Political Narratosophy From Theory of Narration to Politics of Imagination
Political Narratosophy offers a critically subversive rethinking of the political and philosophical significance of narrative, and why feminist epistemology and feminist social theory matters for the meaning of the ‘self’ and narrativity.
Through a re-examination of the notions of democracy and emancipation, Senka Anastasova coins the term ‘political narratosophy’, a unique interpretation of the philosophy of narrative, identification, and disidentification, developed in conversation with philosophers Jacques Rancière, Nancy Fraser, and Paul Ricoeur. Utilizing the author’s own identity as a feminist philosopher has lived in socialist Yugoslavia, post-Yugoslavia, and Macedonia (now North Macedonia), Anastasova explores the fluctuating and disappearing borders around which identity is situated in a country that no longer exists. She expertly reveals how the subject finds, makes and unmakes itself through narrativity, politics, and imagination.
Political Narratosophy is an important intervention in political philosophy and a welcome contribution to the historiography on female authors who lived through twentieth century communism and its aftermath. It will be of great interest to scholars and researchers in the fields of political theory, philosophy, women’s studies, international relations, identity studies, (comparative) literary studies, and aesthetics studies.
Introduction: Toward the Epistemology of Political Narratosophy and Narratofemosophy. From Theory of Narration to Politics of Imagination. Ricoeur, Fraser, Rancière (Feminist Interpretations)
1 Political Narratosophy and Narrative – in – Progress: Life as Narrative/ Narrative Identity Thinking Between Discourse Theories and Political Narratosophy
2 Politics of Narrative Structures as Chiasmus Between Fiction and History: Overlapping the Methodology, Interweaving of Fiction, Historiography, Metahistory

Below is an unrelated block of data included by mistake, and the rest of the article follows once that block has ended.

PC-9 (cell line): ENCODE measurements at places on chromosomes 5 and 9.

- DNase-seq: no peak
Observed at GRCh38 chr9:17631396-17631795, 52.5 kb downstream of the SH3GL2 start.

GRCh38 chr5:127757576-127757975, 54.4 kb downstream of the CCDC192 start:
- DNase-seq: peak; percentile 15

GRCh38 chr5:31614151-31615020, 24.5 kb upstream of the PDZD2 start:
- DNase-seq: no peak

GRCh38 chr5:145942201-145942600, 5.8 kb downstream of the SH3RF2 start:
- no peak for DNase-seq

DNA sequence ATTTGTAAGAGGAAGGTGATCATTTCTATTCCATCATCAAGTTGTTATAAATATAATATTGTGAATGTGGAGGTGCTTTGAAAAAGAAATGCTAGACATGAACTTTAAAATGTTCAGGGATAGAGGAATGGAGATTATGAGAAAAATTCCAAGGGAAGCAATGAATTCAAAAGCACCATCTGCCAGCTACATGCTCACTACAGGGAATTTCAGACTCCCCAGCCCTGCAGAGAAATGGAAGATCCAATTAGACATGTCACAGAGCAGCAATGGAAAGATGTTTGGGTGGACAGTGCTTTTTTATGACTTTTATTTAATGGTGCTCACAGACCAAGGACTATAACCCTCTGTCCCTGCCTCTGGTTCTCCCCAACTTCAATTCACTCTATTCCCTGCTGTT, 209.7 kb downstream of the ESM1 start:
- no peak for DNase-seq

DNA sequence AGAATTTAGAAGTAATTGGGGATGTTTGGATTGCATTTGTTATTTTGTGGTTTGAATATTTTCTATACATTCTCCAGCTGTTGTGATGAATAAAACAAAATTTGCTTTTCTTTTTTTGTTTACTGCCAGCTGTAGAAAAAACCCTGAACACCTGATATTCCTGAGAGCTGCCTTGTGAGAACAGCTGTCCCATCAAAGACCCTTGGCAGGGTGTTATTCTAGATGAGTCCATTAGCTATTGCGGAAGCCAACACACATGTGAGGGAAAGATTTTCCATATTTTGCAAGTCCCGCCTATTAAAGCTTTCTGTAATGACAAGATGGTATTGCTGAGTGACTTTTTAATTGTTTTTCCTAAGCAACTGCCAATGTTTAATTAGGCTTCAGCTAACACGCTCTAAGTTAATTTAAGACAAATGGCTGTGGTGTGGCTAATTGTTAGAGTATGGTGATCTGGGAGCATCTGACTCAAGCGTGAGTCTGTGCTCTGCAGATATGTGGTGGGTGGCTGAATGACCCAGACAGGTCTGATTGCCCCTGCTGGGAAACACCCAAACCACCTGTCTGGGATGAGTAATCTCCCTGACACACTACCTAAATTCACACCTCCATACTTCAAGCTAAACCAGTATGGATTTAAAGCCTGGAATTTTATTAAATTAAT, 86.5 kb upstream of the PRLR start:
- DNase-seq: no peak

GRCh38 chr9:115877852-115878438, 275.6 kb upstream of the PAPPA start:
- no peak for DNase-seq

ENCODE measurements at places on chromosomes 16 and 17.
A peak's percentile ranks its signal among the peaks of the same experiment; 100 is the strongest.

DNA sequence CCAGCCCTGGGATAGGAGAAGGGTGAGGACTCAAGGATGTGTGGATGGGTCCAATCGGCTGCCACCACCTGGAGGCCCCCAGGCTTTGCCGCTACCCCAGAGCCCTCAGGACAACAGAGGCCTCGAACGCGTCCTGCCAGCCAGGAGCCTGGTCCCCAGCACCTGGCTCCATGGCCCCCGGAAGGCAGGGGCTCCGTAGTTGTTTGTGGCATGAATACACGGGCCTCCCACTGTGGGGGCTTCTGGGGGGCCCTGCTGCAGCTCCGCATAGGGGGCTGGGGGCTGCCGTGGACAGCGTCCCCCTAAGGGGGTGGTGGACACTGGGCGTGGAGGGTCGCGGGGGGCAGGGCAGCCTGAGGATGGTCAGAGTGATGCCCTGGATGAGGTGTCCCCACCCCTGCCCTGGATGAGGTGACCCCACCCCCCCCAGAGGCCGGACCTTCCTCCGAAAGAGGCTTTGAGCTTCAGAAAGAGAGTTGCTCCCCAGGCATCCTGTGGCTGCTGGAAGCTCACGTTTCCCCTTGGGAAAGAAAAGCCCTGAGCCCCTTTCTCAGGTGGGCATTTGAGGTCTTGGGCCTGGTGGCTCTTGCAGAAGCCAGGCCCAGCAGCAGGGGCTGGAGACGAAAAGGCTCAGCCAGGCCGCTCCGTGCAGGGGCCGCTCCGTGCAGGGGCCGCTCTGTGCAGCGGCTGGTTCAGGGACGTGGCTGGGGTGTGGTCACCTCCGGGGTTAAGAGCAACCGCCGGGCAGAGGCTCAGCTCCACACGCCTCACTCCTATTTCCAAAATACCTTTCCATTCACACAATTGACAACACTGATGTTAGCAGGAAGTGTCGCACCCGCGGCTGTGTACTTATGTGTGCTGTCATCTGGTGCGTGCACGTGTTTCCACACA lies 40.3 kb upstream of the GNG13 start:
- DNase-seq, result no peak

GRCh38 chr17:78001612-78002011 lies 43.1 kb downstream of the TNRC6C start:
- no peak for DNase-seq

3 From Politics of Aesthetics to the Social of Artistic Practices: In Women’s Writing from East Germany and Former / Post-Yugoslavia)
4 Conclusion: Political and the ‘Political’ Beyond the Narratosophy
"After a breathtaking look at the way that narrativity is thought about in critical western philosophy and feminism, using Rancière, Fraser, and Ricoeur’s work in particular, Senka Anastasova subversively juxtaposes these concepts to critical theory and feminist political philosophy in the context of the former and post-Yugoslavia. Anastasova explores how losing the country and political system that gave birth and life to her as an author, offers a radically different perspective on thinking about narrative and identity in the present. Coming from a country that doesn’t exist anymore, will by definition create very different understandings of narrativity than from anyone from a country whose existence was never in doubt. In this highly original and deeply thoughtful book, Anastasova questions hegemonic understandings of narrativity and identity, offering that both have forms that resist rather than reproduce political power systems. As an author who lives between South Eastern Europe and California, Anastasova in Political Narratosophy is looking for a form of narrativity that is called for by critical theory from Western Europe and North America, and practiced in the East. In doing so, she includes her own powerful and subversive narrating voice which is perforce in motion."
James Martel, Professor of Political Theory and Anarchist Politics, San Francisco State University
"How do we narrate identity, experience, and life in a world we are never sure is real? Whether grappling with epistemological concerns in post-structuralist aesthetic theory or political memory in post-socialist Macedonia, Senka Anastasova never flinches from the challenge of thinking through and beyond the challenges to narrativity."
Jodi Dean, author of Comrade: An Essay on Political Belonging
"Senka Anastasova’s Political Narratosophy brilliantly explores the "transit zone" between the worlds of fiction and history, text and context, subject identification and disidentification. These transit zones are full of violence, relations of domination, and historical trauma, but also processes of resistance and emancipation. This book traces the fraught borderline between work and world in the writings of female authors living through the period of 20th century communism and its aftermath."
Cristian Sorace, Professor of Politics and International Studies, University of Cambridge